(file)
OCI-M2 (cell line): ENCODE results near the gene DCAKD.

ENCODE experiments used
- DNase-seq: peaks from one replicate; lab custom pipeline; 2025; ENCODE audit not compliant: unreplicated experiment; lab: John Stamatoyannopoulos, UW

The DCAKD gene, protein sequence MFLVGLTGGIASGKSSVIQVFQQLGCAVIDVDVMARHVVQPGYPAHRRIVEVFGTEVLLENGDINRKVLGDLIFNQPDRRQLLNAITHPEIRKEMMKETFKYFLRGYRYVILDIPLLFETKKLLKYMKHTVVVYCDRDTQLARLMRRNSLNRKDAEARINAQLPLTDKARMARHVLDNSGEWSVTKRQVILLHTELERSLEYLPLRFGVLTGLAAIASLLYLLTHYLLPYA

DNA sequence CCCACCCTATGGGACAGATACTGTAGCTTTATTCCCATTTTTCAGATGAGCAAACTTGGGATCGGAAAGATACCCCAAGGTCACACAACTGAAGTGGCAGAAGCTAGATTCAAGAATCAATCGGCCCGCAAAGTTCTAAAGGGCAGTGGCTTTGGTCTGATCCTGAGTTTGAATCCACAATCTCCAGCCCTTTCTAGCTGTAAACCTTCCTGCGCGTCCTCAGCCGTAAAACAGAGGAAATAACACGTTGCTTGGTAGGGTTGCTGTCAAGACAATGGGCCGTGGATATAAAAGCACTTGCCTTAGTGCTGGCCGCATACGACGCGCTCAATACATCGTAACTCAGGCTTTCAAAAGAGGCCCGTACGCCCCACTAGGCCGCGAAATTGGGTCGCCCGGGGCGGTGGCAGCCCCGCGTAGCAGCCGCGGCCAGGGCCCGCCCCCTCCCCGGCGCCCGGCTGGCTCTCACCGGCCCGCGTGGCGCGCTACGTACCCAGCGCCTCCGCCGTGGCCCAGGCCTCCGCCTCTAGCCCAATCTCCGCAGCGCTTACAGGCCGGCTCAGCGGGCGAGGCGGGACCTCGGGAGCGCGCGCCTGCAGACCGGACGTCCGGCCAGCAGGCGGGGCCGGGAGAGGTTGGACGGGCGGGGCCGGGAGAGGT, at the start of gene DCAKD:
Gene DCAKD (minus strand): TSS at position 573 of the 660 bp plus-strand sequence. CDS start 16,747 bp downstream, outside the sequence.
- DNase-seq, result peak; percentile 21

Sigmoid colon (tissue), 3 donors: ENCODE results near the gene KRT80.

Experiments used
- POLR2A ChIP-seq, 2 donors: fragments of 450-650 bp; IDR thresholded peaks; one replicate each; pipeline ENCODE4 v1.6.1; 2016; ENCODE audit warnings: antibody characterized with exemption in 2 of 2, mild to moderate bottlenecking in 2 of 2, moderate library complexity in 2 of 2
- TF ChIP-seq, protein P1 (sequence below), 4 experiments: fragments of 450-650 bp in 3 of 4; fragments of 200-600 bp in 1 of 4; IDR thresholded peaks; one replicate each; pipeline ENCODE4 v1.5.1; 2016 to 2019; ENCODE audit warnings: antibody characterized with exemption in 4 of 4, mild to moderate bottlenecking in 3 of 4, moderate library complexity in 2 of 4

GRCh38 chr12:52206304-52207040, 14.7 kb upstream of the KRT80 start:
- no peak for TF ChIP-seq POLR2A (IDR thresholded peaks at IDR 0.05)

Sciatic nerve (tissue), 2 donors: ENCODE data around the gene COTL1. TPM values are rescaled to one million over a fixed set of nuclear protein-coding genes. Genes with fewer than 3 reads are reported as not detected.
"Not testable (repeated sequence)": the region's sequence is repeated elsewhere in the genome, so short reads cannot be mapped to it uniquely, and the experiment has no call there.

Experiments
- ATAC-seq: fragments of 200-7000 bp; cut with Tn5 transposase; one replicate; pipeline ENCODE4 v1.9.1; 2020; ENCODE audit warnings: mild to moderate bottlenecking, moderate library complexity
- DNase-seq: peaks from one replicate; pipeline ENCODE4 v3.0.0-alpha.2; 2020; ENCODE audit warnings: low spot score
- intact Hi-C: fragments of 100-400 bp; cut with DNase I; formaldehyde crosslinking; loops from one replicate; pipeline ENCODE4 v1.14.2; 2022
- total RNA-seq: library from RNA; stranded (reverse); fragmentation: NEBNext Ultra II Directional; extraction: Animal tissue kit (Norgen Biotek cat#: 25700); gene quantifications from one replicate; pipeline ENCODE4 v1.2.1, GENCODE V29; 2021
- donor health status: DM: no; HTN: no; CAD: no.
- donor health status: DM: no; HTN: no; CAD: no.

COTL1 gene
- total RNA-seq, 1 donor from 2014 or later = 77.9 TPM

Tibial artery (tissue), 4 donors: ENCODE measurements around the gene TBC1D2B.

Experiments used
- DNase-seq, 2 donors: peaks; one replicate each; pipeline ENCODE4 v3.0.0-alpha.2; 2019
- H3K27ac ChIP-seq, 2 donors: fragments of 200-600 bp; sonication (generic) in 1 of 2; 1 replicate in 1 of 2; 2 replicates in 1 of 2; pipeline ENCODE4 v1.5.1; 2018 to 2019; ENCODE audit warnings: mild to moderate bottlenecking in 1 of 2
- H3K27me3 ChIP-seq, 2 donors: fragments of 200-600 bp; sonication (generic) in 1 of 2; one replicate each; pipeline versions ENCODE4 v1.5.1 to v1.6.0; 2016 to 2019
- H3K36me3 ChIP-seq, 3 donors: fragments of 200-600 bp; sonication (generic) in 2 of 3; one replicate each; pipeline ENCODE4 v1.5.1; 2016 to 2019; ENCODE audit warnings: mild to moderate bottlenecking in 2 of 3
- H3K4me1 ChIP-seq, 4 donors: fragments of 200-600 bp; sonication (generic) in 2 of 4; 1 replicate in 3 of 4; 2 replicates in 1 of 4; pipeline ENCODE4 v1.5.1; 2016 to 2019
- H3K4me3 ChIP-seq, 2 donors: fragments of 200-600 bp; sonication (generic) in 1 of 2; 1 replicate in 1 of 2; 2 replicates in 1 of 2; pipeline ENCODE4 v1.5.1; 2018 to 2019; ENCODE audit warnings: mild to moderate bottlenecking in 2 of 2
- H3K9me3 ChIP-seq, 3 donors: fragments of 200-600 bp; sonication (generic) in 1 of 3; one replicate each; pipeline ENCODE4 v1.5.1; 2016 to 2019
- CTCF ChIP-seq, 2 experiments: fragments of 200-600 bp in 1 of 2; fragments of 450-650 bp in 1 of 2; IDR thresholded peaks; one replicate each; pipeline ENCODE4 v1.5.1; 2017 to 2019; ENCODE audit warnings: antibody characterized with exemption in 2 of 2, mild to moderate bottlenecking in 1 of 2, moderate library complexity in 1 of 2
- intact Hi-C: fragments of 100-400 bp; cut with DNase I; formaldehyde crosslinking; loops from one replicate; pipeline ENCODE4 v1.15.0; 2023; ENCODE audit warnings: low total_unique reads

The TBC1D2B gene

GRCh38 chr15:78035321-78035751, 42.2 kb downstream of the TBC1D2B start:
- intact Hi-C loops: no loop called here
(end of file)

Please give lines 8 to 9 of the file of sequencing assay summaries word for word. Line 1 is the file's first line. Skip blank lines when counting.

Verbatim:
Sigmoid colon (tissue), 3 donors: ENCODE results near the gene KRT80.

Experiments used